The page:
What is a quiet portable or RV generator?

Here is an easy way to gauge decibel levels of different generators; a traditional vacuum cleaner generates about 70 decibels while normal human conversation is around 60 decibels. 

Examples on decibel levels

Unfortunately, finding the quietest generator for your RV is not as easy as comparing the decibels denoted in product brochures, since they are not always comparable. To celebrate the launch of our quietest RV inverter-generator sets, Onan QG 2800i and 2500i, we have put together this guide to find the quietest generator for your RV.

How to compare quietness of different portable and RV generators?

Many brands claim to have the quietest RV or portable generator in the market. To some extent, there is truth in this, since there are many ways to measure generator sound and determine how quiet generators are. Consider these

  1. Distance at which quietness is measured. If you measure the noise level for the same RV generator at three feet and 10 feet, the results will be different. Many manufacturers note in product brochures the measurement distance for you.
  2. Load level at which noise is measured. Often, generators produce more noise when working at higher load levels. Comparing two generators’ noise levels when one is working at half load while the other is working at full load could mislead you. Check the product brochure to ensure you are comparing quietness at similar load levels. 
  3. The angle the noise is measured. This one is difficult to compare, because most manufacturers don’t share this information in product brochures. One might measure sound levels in multiple locations, or they might just measure where the noise is lowest. We can’t speak for other manufacturers, but at Cummins we measure the noise levels at seven different angles all around the RV generator, then take the average to denote the noise level of the generator. 

Finally, keep in mind that what size generator you need to power an RV also impacts the quietness of your generator.

Are portable generators more quiet than RV generators?

If you are in the market for a generator for your RV, your two top choices are portable generators and RV generators. RV generators are the ones that come installed within your vehicle. They both have their own advantages and we will cover those separately in another article.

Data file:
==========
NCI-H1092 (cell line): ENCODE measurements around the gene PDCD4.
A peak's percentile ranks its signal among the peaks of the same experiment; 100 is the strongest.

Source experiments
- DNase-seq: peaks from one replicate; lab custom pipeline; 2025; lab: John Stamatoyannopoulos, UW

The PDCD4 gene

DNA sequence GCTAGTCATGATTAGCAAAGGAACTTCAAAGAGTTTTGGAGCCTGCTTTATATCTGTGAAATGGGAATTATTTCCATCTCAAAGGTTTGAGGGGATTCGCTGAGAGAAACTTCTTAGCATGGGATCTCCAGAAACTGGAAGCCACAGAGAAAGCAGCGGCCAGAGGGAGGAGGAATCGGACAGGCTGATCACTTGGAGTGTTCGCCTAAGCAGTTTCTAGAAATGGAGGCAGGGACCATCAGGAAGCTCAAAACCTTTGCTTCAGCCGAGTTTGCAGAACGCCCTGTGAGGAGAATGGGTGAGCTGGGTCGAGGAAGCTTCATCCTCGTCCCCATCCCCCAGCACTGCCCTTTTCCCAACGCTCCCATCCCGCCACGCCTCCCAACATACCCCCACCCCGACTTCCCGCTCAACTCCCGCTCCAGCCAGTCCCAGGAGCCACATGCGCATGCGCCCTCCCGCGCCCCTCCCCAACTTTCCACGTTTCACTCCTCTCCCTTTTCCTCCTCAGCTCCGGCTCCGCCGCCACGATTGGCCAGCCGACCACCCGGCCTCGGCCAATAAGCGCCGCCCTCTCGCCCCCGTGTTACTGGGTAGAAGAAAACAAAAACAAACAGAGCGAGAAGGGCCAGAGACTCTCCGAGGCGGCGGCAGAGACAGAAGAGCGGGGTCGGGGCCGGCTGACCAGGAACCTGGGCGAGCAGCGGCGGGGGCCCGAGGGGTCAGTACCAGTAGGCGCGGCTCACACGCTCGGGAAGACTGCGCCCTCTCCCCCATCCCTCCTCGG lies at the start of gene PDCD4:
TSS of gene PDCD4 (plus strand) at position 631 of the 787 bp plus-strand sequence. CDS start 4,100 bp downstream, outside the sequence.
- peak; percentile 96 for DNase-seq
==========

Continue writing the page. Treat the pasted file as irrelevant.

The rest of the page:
When it comes to how quiet these generators are, there are a couple things to keep in mind. Manufacturers measure the noise level of an RV generator before installing it in your vehicle. RV manufacturers install these generators in a compartment within your vehicle. This compartment has sound dampening features. Consequently, when you run the RV generator, it will sound quieter than the stated decibel rating.

However, the portable generator has the benefit of being placed away from your RV. This means a portable generator may sound louder outside your coach than an installed RV generator. Meanwhile, it will also sound quieter than its rating inside the coach. Looking at two generators with identical ratings, an installed RV generator will be quieter both inside and outside the coach. Meanwhile, they may both sound similar inside the coach.  

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Aytek Yuksel - Cummins Inc

Aytek Yuksel

Aytek Yuksel is the Content Marketing Leader for Cummins Inc., with a focus on Power Systems markets. Aytek joined the Company in 2008. Since then, he has worked in several marketing roles and now brings you the learnings from our key markets ranging from industrial to residential markets. Aytek lives in Minneapolis, Minnesota with his wife and two kids.

What size generator do I need to power an RV?

What size generator do I need to power an RV?

Stainless steel refrigerators, microwave ovens, and air conditioners (ACs); modern recreational vehicles (RVs) are truly home away from home. In fact, some of the large and luxurious RVs feature RV generators that are more powerful than the back-up power generator you might be using at your home. 

You might feel overwhelmed as you try to find the right size generator to power your RV. There are lots of options in the market and terminology around watts, amperages and volts. Meanwhile, there are simple methods you can use to narrow your options. In this article, you will find the answers to common generator sizing questions. If you are new to RV generators, check out RV generator basics for an intro.

What size generator do I need for my RV?

While the size of the generator you need depends on specific equipment you have within the RV, below is some high-level guidance.